The manufacturer of a notebook PC battery that was seen exploding in dramatic TV footage apparently skipped safety tests when it tested newer battery models.
Video of the notebook PC exploding in flames shocked viewers and drove down the share prices of its manufacturer, LG Electronics, and battery maker, LG Chem.
According to the most recently published LG Chem safety specifications seen by Texyt.com, the company no longer carries out three safety tests that were designed to ensure batteries could survive physical damage without exploding. The company also reduced the severity of a test that is intended to check battery safety when overheated.
HP and Dell use LG Chem batteries
More than 80 percent of LG Chem's notebook battery production is used by HP and Dell for laptop PCs, according to Korean analysts' reports. The company ships roughly ten million of these cylindrical lithium ion battery cells each month. They are packed together side-by-side inside notebook PC battery modules. A notebook battery contains at least six such cells, with the largest in general use containing as many as 12 cells. LG's ICR18650 series cells for laptop PCs are 3.7v cylindrical lithium ion batteries. They are 6.5cm long and 1.8cm wide.
LG Chem's testing regime for its battery designs includes drop tests, internal short circuit testing, overcharging and overheating to 130º C. Even in these extreme conditions, the batteries do not explode or catch fire, according to reports published by the company.
Safety tests apparently dropped
Until 2005, LG Chem's safety regime (see image) also included an impact test, crush test and penetration test. These tests no longer appear in the company's most recently published safety reports for cylindrical lithium ion batteries, which are dated 2006. In addition, according to other LG documents, the maximum temperature used in the heating test was reduced from 150º to 130º C between 2003 and 2005.
Korean TV news reports on the LG notebook explosion showed a lithium ion battery cell from an unidentified manufacturer bursting into flame when it was compressed in a laboratory test.
“Notebook computers are a tool we use every day... anyone could become a victim", warned a writer for Korea's Digital Times, in a call for safer notebook batteries.
“People do need to be aware that there's a risk of very serious injury. If there's any sign that a laptop battery is overheating badly, stay well away from it”, said one doctor interviewed on Korean TV.
Owners of notebooks made by LG and other manufacturers expressed alarm at the incident on Korean online forums. “How can I dare put that bomb on my lap again,” asked one man. "My notebook always seems to be too hot anyway, how can I possibly tell when it's getting dangerous?", questioned another.
Smoke poured from laptop
The incident was caught on video and received considerable media attention because the notebook belonged to a reporter from the Chosun Ilbo, South Korea's largest newspaper, who was visiting a hospital with a group of other journalists who also witnessed the incident.
The journalist first noticed smoke wafting from his laptop bag. When he pulled the PC out, it was too hot to hold comfortably and smoke began to gush from the vents.
The reporter placed the PC on the floor and warned people to stay away. As the smoke intensified, he began to spray it with a dry fire extinguisher. Suddenly, jets of flame appeared and the battery compartment exploded with a loud crack, lifting the notebook from the floor and ejecting gouts of molten material across the room. A second, even larger, explosion which followed was caught on video. Hot fragments and burning plastic left scorch marks on the walls and floor.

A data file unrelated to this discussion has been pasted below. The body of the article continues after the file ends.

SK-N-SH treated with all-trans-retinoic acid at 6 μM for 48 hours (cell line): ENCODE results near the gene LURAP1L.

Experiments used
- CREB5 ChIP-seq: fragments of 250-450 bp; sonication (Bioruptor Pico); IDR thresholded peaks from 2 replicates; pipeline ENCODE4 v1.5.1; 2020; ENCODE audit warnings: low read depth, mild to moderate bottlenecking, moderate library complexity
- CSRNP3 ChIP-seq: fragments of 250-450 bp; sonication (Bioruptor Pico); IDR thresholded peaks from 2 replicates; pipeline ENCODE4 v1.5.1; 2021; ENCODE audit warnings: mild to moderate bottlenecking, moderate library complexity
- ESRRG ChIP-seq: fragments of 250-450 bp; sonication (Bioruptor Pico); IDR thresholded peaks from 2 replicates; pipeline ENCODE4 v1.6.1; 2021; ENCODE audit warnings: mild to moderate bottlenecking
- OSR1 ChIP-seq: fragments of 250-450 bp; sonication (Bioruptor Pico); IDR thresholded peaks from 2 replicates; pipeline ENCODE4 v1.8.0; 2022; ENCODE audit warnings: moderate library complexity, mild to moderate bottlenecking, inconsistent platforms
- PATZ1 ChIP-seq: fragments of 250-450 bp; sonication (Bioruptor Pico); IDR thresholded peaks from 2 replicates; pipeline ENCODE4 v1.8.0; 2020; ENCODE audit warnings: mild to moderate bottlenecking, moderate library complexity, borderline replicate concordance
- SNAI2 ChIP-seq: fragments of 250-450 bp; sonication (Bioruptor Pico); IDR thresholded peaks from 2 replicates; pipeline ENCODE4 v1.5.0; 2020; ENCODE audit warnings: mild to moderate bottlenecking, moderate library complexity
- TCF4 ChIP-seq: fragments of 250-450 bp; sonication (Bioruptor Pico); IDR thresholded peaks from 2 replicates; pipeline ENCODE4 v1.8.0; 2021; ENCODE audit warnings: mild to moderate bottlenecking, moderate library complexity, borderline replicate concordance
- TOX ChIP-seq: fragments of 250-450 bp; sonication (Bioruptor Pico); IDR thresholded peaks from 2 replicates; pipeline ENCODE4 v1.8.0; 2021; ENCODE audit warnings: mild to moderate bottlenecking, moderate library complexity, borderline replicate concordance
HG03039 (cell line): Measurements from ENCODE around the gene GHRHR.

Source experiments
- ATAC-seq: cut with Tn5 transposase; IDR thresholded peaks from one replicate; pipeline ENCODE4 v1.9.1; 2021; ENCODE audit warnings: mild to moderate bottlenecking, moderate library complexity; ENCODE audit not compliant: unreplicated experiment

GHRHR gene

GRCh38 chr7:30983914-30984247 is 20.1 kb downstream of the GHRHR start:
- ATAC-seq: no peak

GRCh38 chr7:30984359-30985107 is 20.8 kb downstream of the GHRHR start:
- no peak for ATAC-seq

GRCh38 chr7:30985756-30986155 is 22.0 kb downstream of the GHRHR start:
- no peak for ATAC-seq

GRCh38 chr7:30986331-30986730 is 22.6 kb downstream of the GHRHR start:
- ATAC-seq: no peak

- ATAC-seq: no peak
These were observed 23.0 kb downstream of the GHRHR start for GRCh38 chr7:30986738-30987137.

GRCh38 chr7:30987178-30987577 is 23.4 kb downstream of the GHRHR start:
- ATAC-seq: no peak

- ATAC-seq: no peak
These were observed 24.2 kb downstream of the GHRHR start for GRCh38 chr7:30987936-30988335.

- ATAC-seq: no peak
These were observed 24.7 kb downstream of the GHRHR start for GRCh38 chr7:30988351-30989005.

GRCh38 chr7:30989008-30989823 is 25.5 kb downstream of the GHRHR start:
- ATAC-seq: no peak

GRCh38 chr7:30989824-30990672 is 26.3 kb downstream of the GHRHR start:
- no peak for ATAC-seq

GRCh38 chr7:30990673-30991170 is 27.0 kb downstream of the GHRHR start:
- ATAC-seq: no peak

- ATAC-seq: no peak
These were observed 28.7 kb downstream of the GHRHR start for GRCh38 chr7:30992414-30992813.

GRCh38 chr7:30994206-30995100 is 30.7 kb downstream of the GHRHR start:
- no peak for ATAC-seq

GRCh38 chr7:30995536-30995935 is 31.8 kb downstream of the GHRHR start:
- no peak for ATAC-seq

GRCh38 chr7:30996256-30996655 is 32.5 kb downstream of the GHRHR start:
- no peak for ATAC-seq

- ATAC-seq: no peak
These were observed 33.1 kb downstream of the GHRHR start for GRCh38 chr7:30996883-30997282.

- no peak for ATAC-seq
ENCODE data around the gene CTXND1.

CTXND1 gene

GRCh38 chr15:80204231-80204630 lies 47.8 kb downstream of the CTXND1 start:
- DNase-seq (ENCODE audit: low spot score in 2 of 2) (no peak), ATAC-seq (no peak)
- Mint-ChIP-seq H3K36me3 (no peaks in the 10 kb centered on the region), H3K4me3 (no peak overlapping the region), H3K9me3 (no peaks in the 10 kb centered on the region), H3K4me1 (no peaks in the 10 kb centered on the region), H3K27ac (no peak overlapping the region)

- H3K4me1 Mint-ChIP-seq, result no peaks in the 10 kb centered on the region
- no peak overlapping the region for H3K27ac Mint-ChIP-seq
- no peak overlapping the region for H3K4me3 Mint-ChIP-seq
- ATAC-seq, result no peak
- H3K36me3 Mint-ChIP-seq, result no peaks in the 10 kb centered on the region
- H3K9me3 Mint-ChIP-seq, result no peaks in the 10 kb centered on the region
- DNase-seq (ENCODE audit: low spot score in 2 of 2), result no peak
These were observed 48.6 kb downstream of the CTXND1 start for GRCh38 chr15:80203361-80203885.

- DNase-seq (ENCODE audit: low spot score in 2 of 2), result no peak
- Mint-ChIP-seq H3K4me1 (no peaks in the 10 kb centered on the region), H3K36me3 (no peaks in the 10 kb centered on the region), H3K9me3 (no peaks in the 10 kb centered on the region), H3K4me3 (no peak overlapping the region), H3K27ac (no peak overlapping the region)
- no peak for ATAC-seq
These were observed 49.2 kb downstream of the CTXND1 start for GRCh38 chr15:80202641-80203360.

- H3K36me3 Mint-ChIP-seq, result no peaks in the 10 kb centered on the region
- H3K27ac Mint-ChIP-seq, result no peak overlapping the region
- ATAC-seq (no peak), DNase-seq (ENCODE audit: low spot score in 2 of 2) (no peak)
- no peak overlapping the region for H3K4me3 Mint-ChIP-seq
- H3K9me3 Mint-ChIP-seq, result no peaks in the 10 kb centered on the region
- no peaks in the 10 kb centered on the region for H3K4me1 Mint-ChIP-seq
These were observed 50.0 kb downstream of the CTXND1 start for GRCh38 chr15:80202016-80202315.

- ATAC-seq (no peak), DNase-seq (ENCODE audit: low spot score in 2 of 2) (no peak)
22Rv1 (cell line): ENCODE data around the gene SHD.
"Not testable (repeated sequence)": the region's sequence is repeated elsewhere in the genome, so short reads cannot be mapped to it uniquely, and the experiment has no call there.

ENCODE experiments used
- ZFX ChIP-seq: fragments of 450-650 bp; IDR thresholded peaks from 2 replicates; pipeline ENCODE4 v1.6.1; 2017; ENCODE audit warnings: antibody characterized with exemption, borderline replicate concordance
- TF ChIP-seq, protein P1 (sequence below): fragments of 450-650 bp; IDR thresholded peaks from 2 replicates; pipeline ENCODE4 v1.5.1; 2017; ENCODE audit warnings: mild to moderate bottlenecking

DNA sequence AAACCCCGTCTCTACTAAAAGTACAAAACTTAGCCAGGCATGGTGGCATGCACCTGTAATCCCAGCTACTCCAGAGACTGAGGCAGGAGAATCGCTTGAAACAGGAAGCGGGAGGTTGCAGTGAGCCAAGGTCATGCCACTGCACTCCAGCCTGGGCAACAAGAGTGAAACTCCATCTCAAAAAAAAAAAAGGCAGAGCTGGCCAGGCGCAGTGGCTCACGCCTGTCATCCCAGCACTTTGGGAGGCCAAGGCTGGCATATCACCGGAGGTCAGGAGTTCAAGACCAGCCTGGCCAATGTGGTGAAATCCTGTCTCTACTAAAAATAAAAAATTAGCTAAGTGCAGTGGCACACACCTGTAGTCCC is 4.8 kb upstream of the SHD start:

The journalists controlled the resulting fire with extinguishers. Nobody was injured in the incident.
Afterwards, debris was found scattered up to ten meters away. The battery's outer casing appeared to have disintegrated, and some of its individual internal battery cells were visible near the computer – all appeared charred and distorted.
"LG Electronics is collaborating with LG Chem, the battery maker, to investigate and determine the cause of the problem, as under normal usage conditions, this type of problem should not occur," an LG spokeswoman said. The damaged notebook was handed to LG's investigators, local press reports said.
The company did not identify the product that exploded, but from photos it appeared to be an LG Xnote Z1, a 12.1-inch screen notebook with a 1.83 Ghz Intel Core 2 Duo CPU and ATI X1350 graphics chip. The notebook has been on the market for less than one year.
Shares in LG Electronics and LG Chem both fell by approximately five percent as news of the event spread. LG has spent heavily to promote the Xnote brand, which it uses for a broad range of notebook and tablet PCs.
As the power density of batteries increases, fears have grown of the risk of fires and explosions caused by rare, but catastrophic, internal short circuits that convert a significant part of a battery's electrical energy to heat in a short time. In the US, the Federal Aviation Administration (FAA), the body which regulates air travel safety, recently introduced restrictions on the number and size of lithium ion batteries that can be taken aboard flights as checked baggage.
Sony paid almost half a billion dollars to recall and replace notebook batteries after one was photographed exploding in 2006.
LG Chem planned to spend approximately $2 billion expanding and upgrading its battery manufacturing business between 2005 and 2010, according to a report published by BusinessWeek in 2005.
Note: This is an updated version of a story originally published Jan 12